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Learn how to fortify a successful partnership and reap the respective rewards. We explain.

Forming a Harmonious Partnership

While performing solo has its advantages, musicians from time to time want to team up in duets, quartets, bands, or large ensembles. Musical partnerships come in all shapes and sizes: a career move, for instance, or a few sessions, a short tour, or recurring but not exclusive relationship.

The trick is finding the right partner. That’s the key to success, peace of mind, and enjoyment. The right people playing together is the foundation of a harmonious friendship.

There is a distinction between the right musician and the best musician. To illustrate that

distinction, consider the 1980 Winter Olympics “Miracle on Ice” American hockey team.

Without a star among them, the Americans took home the gold because, as coach Herb Brooks said, he wasn’t “looking for the best players” when assembling the team. “I’m looking for the right ones.” It’s all about teamwork, just like in music.

Consider these in the search for musical partners who are right for you:


Think of it as a bonding agent that takes the best of all the musicians involved and creates one, harmonious relationship. To some extend it involves getting each other but even that can have an expiration date. Ground-breaking bands that set the standard for years suddenly dissolve when a new element is added to the mix. Egos and personality conflicts can erupt any time, especially as fame grows. Diverse personalities can strengthen a group, but the different puzzle pieces still have to come together—and stay together. Most successful musical groups have chemistry with each member fulfilling a vital component that works together for a greater whole. You can’t force it. You either have chemistry or you don’t.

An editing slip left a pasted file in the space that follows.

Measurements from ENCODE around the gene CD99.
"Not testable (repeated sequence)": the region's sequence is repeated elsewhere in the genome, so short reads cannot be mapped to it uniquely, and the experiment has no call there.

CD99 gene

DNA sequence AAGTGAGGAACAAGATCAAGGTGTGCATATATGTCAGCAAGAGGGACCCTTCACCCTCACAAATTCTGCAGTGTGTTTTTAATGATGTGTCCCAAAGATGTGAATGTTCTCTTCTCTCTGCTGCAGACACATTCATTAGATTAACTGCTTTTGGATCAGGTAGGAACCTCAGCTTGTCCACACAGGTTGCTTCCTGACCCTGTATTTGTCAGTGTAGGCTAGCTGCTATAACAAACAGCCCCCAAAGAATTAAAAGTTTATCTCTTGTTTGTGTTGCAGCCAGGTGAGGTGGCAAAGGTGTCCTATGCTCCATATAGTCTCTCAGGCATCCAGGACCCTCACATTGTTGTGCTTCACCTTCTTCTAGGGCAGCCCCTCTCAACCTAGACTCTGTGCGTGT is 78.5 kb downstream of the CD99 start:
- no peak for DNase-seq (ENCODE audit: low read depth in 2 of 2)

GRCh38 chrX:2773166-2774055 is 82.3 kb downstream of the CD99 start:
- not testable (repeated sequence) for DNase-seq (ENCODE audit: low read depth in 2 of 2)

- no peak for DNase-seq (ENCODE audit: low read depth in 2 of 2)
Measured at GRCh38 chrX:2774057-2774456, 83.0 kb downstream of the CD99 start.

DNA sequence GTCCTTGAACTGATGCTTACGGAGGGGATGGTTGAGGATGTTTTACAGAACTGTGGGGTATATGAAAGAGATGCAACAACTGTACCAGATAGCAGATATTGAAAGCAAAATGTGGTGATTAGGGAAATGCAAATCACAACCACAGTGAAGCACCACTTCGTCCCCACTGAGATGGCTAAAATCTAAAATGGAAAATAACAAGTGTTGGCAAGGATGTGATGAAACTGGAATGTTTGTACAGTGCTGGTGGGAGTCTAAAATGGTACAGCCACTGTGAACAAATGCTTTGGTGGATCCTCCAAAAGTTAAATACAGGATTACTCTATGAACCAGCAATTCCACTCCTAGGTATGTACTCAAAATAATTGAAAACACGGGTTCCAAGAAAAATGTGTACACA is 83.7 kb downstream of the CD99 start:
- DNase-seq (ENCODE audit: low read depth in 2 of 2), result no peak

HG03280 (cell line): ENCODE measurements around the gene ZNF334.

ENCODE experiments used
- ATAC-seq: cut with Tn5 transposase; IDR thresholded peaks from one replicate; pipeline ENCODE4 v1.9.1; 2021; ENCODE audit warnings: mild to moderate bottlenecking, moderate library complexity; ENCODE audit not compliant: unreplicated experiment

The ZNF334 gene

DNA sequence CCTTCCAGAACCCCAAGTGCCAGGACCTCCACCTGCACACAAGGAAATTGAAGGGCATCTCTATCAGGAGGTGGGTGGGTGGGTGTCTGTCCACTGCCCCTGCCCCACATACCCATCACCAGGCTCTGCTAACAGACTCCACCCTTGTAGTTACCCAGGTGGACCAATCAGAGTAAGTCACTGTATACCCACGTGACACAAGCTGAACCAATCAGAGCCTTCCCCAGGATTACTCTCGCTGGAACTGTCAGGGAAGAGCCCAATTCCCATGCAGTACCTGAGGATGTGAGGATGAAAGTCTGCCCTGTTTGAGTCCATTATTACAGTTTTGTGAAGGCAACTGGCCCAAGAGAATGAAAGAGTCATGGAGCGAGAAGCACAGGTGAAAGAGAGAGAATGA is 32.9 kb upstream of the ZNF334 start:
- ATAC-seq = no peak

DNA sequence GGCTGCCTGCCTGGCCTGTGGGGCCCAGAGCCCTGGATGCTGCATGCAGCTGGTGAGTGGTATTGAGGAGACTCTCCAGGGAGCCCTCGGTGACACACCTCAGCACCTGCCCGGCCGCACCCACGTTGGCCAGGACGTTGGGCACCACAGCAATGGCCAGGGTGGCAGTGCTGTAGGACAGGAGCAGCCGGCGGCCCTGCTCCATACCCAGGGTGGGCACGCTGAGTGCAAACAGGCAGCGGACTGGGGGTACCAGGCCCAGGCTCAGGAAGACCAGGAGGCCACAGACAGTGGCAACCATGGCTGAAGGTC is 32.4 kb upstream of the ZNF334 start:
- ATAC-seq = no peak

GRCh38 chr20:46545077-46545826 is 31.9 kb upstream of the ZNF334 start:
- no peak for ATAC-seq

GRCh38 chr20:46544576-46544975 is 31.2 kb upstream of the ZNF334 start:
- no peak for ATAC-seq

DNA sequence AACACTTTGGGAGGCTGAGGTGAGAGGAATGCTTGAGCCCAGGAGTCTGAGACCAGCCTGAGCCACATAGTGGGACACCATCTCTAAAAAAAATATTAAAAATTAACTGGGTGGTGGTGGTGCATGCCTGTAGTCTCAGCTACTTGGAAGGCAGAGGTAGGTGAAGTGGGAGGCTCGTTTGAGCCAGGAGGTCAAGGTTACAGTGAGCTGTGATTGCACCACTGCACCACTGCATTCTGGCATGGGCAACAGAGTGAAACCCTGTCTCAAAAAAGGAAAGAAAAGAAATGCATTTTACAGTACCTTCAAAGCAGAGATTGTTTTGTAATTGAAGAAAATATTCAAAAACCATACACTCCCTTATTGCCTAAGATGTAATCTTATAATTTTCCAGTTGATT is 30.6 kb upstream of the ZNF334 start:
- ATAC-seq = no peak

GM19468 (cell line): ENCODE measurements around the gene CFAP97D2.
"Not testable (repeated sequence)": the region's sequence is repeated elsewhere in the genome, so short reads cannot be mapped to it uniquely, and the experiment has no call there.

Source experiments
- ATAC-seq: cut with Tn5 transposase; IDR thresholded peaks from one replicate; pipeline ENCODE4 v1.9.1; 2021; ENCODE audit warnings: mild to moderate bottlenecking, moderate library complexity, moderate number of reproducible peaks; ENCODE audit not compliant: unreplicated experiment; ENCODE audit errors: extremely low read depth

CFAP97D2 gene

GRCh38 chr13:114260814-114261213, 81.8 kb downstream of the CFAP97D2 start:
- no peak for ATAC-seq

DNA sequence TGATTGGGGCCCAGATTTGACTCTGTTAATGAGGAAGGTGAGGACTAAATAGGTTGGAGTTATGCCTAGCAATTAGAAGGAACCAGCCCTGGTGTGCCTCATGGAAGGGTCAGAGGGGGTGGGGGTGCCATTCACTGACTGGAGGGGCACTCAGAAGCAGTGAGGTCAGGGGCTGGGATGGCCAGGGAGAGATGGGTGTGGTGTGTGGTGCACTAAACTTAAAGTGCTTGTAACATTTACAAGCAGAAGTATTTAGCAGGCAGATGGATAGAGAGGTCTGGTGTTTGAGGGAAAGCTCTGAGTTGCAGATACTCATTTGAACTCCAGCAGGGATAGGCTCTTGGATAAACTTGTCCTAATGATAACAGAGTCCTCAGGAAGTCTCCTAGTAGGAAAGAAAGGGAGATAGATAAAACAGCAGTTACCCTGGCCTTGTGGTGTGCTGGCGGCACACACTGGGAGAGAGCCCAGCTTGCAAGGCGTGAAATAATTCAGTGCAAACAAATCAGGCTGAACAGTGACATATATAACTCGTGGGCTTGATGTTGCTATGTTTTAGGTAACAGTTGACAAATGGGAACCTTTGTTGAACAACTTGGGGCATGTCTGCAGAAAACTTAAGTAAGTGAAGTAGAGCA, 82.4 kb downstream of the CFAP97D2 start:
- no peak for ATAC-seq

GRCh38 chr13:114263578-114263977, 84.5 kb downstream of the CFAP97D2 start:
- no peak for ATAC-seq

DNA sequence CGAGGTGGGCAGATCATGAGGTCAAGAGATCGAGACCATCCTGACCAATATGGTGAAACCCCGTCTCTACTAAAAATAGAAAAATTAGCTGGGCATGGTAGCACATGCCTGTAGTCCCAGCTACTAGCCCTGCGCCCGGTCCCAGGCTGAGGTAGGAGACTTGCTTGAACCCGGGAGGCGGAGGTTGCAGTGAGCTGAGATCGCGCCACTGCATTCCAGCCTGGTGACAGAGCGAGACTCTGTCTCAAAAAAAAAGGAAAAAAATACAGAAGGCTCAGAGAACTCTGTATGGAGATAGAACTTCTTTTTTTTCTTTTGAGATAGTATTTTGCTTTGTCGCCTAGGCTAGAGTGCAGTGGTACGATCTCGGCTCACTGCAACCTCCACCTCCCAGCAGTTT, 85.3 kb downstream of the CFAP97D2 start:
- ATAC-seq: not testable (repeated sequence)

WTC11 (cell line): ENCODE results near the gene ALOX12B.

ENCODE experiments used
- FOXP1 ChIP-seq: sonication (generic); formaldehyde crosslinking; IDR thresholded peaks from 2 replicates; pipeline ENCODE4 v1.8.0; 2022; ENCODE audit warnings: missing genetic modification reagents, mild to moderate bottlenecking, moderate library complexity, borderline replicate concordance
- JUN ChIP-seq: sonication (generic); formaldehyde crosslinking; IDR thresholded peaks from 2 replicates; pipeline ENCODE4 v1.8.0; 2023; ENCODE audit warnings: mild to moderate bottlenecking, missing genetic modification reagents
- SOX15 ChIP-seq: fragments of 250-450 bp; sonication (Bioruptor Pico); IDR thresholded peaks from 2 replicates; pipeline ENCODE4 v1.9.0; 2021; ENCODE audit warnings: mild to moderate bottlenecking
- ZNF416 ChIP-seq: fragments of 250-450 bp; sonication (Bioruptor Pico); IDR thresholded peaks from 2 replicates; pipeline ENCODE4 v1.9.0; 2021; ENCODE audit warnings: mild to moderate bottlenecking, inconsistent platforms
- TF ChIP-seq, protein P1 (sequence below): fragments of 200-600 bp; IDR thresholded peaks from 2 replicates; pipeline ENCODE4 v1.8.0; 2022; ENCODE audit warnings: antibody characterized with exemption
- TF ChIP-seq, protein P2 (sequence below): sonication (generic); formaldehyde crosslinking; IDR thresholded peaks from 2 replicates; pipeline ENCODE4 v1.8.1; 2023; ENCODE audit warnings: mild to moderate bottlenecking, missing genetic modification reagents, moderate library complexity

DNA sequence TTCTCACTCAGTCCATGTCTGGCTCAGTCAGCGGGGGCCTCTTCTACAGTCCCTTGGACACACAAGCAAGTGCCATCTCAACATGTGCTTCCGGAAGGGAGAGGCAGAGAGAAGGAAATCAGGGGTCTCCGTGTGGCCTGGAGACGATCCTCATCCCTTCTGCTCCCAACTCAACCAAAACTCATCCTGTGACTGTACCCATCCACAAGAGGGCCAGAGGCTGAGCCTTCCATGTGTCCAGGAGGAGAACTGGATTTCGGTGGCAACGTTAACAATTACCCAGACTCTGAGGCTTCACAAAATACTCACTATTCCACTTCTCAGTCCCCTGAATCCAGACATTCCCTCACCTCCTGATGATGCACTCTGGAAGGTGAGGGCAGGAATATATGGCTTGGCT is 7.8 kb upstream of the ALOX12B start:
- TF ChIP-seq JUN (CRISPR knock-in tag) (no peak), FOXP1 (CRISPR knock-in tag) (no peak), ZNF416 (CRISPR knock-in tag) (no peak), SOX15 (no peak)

Work Ethic/Values

The music business means business. Whether you perform for free or make your livelihood through music, the business aspects of performing are vital to your success. The right partner’s commitment to the business of music should align with yours. If there is a grind on anything from showing up on time for practice and sound checks to being ready to play when the curtain goes up, there will be conflict. Do they lead with their strengths and follow in the areas where they’re not as strong? Do they listen to feedback with receptivity?

When considering partnering with someone, you can ask these questions directly or share your approach, values, etc., and gauge their responses. In essence, you’re interviewing that person, but remember that an interview works both ways. Maybe the potential partner is meticulous about practice time and you’re a little more relaxed about it—that’s not going to work for either of you!


We all have different priorities and lifestyles. That is the way of the world. But too much of a good thing can cause the gears to clash. If you’re single with few commitments, you may be able to accept a gig across town later that night. If your partner is a parent with school-aged children, it’s unlikely she will be able to drop everything to do it. Not a big deal if it’s a one-off situation, but if it happens repeatedly, that’s an issue. The larger the group, the bigger the issue.